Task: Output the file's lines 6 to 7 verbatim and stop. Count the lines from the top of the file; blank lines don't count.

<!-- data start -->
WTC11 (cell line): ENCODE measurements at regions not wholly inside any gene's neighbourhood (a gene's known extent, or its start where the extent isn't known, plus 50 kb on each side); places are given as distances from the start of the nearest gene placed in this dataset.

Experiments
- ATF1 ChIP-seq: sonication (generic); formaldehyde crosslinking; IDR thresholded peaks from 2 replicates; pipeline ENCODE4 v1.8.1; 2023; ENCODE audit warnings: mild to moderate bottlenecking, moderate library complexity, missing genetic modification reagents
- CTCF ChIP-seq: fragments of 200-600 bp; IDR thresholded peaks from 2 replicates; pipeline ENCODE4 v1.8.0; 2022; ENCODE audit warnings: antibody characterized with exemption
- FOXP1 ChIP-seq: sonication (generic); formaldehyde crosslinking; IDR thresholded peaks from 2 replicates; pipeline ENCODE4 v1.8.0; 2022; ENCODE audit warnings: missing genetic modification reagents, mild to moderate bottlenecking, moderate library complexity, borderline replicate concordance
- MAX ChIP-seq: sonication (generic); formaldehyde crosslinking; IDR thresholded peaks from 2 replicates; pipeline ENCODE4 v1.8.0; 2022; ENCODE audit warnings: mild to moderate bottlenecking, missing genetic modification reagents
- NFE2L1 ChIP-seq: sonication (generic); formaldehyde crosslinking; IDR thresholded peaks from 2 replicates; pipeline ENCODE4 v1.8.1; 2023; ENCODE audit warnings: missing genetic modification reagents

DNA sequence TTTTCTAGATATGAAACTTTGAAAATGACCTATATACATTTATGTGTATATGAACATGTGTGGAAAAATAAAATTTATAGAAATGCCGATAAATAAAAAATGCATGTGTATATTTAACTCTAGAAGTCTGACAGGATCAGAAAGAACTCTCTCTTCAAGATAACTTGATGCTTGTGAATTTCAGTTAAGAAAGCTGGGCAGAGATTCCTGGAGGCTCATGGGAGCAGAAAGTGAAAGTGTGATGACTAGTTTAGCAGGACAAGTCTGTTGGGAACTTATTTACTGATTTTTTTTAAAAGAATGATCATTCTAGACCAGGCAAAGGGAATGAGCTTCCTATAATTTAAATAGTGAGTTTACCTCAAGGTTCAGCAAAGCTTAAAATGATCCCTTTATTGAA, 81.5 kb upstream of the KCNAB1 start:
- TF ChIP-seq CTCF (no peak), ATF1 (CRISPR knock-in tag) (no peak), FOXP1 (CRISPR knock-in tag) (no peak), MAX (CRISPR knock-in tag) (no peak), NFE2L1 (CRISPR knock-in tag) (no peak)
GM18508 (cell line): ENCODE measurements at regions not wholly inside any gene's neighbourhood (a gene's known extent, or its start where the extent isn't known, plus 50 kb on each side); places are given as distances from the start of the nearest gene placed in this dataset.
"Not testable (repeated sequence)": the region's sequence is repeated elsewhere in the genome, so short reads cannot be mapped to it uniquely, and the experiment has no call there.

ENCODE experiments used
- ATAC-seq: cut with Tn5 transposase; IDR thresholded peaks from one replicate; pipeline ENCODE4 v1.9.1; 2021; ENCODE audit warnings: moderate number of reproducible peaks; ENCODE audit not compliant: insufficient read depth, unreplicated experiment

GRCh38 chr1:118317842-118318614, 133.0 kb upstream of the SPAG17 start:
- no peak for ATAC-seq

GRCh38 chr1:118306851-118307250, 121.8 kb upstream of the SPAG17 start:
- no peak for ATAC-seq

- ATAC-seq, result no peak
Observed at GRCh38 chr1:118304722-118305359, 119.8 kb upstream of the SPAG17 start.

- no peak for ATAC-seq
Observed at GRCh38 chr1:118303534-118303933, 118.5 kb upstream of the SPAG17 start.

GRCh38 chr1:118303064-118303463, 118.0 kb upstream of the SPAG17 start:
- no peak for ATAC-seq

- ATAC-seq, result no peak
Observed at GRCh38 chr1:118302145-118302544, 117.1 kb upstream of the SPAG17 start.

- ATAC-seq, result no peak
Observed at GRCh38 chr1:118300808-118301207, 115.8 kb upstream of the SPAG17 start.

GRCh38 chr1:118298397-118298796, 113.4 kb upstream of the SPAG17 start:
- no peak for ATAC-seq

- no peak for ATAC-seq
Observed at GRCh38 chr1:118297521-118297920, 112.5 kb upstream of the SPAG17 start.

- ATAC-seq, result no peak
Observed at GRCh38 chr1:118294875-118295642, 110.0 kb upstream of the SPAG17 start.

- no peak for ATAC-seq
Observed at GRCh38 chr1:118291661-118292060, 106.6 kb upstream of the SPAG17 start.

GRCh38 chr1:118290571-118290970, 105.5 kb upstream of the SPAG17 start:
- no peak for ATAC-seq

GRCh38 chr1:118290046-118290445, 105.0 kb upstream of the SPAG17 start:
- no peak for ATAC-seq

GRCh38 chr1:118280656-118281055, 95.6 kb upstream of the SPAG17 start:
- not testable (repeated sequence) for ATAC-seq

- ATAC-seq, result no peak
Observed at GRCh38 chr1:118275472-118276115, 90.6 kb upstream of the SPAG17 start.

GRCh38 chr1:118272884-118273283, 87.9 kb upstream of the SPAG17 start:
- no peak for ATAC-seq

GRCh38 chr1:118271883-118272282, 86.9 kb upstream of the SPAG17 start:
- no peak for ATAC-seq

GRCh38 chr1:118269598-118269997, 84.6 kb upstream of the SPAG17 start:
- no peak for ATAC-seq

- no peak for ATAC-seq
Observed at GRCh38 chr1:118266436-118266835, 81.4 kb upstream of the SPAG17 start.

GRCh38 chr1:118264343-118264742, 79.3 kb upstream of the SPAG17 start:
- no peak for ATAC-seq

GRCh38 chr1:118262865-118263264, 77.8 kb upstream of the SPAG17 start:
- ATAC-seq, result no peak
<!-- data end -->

- MAX ChIP-seq: sonication (generic); formaldehyde crosslinking; IDR thresholded peaks from 2 replicates; pipeline ENCODE4 v1.8.0; 2022; ENCODE audit warnings: mild to moderate bottlenecking, missing genetic modification reagents
- NFE2L1 ChIP-seq: sonication (generic); formaldehyde crosslinking; IDR thresholded peaks from 2 replicates; pipeline ENCODE4 v1.8.1; 2023; ENCODE audit warnings: missing genetic modification reagents